For many environmental organizations across Western North Carolina, COVID-19 fell like a lightning-struck tree across the path to progress. But like an intrepid hiker, WNC’s activists and organizers have bushwhacked new trails for action in the world of the pandemic.
Less than 0.1% of all small woodlands are currently certified as responsibly managed, despite making up over 75% of all privately owned Southeast forests. The SAP pilot, a collaboration of forest product companies, the Forest Stewardship Council and Rainforest Alliance, is exploring how to bring those previously overlooked parcels into certified status.
Dogwood Alliance’s annual storytelling fundraiser takes place Sept. 27 at The Mothlight.
“People have a lot of unexpected, surprising, beautiful and heartwarming stories that happen in the forest,” says Dogwood Alliance marketing director Amanda Rodriguez. “It’s not just about acres and clean water and deforestation: It’s also about the really unique human connection that people have with forests.”
Seven regional storytellers and Papadosio side project EarthCry perform at the Dogwood Alliance event, Sept. 8 at The Grey Eagle.
In collaboration with the Sierra Club, New Alpha Community Development Corporation and Kingdom Living Temple, Dogwood Alliance is traveling across eight southern states to engage vulnerable communities and build solidarity around climate crises. Emily Zucchino with Dogwood Alliance says the event will tie the community’s poverty and gentrification issues together with the greater environmental context.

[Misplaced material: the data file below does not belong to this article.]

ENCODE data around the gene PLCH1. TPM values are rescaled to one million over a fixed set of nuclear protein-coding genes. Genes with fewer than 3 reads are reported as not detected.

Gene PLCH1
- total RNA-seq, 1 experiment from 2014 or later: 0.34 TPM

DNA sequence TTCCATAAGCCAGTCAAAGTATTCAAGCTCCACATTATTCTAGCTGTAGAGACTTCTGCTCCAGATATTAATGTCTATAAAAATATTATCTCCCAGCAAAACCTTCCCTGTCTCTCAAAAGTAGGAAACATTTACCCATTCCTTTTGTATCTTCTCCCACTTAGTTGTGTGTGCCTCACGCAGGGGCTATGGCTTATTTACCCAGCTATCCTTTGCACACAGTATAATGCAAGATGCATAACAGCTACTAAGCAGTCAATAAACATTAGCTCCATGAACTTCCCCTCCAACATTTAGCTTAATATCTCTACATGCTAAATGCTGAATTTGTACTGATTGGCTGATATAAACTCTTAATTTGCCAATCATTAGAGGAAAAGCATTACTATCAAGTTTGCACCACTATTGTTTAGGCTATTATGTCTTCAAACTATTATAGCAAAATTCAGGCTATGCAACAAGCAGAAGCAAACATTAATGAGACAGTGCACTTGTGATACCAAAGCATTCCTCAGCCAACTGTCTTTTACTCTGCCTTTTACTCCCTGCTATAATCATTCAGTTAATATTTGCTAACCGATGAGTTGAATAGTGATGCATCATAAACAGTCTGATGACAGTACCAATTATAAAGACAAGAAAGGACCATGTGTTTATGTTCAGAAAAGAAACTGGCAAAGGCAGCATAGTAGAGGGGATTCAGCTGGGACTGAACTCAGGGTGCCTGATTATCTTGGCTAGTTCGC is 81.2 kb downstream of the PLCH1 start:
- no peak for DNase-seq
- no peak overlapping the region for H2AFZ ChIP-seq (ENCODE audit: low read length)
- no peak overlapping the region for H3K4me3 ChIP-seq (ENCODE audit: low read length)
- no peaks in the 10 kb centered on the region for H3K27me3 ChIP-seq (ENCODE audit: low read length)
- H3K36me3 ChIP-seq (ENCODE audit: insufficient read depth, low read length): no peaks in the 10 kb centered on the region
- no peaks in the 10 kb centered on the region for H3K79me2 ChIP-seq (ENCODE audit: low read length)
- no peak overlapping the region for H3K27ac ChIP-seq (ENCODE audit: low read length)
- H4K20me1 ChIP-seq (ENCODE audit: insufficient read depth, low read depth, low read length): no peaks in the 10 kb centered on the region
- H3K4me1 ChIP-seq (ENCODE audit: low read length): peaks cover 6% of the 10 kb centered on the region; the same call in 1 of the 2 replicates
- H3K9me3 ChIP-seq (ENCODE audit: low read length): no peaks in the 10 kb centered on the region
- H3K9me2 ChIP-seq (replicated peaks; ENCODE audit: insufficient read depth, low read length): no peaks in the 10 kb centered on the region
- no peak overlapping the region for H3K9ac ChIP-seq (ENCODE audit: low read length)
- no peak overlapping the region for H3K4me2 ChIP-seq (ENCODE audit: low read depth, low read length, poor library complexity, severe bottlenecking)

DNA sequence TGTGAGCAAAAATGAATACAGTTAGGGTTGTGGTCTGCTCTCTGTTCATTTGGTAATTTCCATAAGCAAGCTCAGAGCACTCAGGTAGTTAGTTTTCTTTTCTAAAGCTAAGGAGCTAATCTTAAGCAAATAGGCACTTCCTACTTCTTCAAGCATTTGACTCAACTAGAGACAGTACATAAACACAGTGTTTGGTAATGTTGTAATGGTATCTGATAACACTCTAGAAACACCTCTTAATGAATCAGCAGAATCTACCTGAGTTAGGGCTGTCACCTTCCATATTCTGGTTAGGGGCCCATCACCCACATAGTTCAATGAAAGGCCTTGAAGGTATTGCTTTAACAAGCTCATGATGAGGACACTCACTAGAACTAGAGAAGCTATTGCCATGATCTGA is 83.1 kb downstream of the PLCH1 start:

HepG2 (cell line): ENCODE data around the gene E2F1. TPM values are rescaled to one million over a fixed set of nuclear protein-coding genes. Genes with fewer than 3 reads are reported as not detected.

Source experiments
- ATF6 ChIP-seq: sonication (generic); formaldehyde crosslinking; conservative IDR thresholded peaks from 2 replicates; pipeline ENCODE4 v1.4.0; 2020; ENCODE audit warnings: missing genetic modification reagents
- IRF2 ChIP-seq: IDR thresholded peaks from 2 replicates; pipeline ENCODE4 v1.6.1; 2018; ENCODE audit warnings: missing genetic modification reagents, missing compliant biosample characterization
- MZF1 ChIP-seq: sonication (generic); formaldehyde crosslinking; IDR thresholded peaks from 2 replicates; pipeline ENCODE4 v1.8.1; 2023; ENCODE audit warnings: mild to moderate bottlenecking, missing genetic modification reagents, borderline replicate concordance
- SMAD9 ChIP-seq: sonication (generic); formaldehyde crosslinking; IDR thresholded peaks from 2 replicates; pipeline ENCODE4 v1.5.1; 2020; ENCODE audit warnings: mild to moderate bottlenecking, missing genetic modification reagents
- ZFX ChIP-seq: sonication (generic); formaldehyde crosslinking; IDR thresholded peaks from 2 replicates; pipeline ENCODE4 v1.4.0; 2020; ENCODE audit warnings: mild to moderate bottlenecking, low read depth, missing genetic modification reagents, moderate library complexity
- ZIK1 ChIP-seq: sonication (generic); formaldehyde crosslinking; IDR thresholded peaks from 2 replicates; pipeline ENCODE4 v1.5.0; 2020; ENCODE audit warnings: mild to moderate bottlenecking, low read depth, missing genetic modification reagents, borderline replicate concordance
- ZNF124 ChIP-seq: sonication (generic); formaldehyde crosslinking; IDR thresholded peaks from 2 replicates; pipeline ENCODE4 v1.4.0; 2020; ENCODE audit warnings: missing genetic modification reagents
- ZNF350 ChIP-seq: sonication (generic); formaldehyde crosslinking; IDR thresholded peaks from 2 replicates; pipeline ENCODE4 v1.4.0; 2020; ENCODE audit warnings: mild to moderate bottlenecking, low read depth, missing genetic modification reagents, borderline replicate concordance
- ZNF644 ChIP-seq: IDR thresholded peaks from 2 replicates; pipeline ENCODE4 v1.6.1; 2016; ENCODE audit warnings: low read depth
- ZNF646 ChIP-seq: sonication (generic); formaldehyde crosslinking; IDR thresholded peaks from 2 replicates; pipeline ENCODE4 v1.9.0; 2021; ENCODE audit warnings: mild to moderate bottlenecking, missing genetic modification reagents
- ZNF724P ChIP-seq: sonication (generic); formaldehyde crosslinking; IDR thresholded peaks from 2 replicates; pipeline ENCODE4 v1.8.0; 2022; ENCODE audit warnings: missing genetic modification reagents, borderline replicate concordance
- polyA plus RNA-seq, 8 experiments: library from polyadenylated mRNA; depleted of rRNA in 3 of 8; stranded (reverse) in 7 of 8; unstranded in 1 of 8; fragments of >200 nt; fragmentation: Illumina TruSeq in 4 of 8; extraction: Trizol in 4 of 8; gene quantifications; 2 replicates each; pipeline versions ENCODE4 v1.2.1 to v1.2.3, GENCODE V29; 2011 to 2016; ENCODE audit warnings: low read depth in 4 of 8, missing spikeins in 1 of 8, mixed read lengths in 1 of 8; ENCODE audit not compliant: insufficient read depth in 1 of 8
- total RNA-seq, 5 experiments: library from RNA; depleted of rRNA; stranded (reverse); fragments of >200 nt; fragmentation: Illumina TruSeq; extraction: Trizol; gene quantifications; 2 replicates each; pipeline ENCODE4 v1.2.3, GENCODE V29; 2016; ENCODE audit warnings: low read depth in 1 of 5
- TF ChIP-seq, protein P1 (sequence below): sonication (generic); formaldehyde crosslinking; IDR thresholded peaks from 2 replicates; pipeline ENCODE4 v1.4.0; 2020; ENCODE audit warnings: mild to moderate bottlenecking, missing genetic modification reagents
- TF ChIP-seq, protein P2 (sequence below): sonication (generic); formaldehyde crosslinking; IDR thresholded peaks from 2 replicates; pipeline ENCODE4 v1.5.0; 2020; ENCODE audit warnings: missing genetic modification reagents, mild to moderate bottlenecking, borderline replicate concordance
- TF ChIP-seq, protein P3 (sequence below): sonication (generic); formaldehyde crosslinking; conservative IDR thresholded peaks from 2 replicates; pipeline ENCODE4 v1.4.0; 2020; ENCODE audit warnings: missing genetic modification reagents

Dogwood Alliance is highlighting the synergy of spoken-word art forms — adding in plenty of music and other activities as well — at The Woods & Wilds Storytelling and Music Festival. The event takes place Sunday, Oct. 1, at Salvage Station.
Music educator Jason DeCristofaro has planned a dozen benefit concerts to support various nonprofits. The next event takes place at The BLOCK off Biltmore on Sunday, Feb. 26, and features the Richard Shulman Quartet and Dan Keller Quartet.
As Dogwood Alliance celebrates its 20th anniversary, the local organization reflects on its accomplishments influencing the wood sourcing practices of some of America’s largest corporations. Now the group is poised to take on an even larger challenge: fighting European environmental regulations that Dogwood Alliance says are paradoxically endangering Southern forests.
Nonprofits Root Cause and EcoForesters celebrated local and regional efforts to promote sustainable forest stewardship and the use of local forest products on Nov. 12. The organizations presented four awards recognizing local groups and individuals who advocate for sound forest management practices.
The new Sparklehorse documentary screens in Sylva, film historian Frank Thompson delves into the works of John Ford and the 2016 Asheville 48 Hour Film Project winners are announced.
“Sourcing this energy from the Southeast is putting some of the world’s most biodiverse and precious forests at severe risk.”